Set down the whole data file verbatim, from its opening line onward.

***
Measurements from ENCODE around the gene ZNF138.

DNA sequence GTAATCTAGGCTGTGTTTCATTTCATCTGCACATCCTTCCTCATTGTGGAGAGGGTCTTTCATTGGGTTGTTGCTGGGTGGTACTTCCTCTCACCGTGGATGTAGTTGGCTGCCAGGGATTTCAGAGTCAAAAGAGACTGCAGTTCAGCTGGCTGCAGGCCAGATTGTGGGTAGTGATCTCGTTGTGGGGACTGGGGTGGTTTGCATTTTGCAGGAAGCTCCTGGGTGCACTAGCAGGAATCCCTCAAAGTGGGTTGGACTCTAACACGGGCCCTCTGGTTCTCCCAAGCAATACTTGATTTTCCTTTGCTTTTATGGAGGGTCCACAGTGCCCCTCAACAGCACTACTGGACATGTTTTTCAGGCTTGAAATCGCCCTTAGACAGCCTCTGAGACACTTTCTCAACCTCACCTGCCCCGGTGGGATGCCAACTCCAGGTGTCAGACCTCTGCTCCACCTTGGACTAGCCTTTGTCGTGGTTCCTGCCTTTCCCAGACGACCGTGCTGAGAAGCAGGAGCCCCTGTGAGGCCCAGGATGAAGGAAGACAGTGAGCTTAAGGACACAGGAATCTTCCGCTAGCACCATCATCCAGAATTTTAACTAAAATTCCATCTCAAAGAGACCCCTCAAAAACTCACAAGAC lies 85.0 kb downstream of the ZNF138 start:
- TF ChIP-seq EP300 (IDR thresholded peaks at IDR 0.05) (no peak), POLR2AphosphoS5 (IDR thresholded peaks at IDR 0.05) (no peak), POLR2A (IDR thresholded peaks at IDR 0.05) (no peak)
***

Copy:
Measurements from ENCODE around the gene ZNF138.

DNA sequence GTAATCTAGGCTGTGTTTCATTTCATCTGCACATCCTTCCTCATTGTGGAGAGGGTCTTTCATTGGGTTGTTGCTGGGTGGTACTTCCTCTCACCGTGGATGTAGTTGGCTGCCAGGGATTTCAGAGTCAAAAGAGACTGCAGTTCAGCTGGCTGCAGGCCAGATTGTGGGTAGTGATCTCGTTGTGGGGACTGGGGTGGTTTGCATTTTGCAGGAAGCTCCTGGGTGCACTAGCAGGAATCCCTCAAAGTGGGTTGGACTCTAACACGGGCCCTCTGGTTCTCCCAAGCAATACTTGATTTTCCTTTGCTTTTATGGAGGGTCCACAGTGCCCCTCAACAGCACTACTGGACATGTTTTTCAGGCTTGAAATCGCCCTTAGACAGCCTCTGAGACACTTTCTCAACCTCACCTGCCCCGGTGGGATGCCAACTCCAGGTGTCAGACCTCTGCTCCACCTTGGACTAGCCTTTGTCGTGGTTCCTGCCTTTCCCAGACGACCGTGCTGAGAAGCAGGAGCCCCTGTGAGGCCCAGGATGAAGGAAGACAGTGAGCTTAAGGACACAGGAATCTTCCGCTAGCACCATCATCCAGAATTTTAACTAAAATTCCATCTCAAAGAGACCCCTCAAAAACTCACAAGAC lies 85.0 kb downstream of the ZNF138 start:
- TF ChIP-seq EP300 (IDR thresholded peaks at IDR 0.05) (no peak), POLR2AphosphoS5 (IDR thresholded peaks at IDR 0.05) (no peak), POLR2A (IDR thresholded peaks at IDR 0.05) (no peak)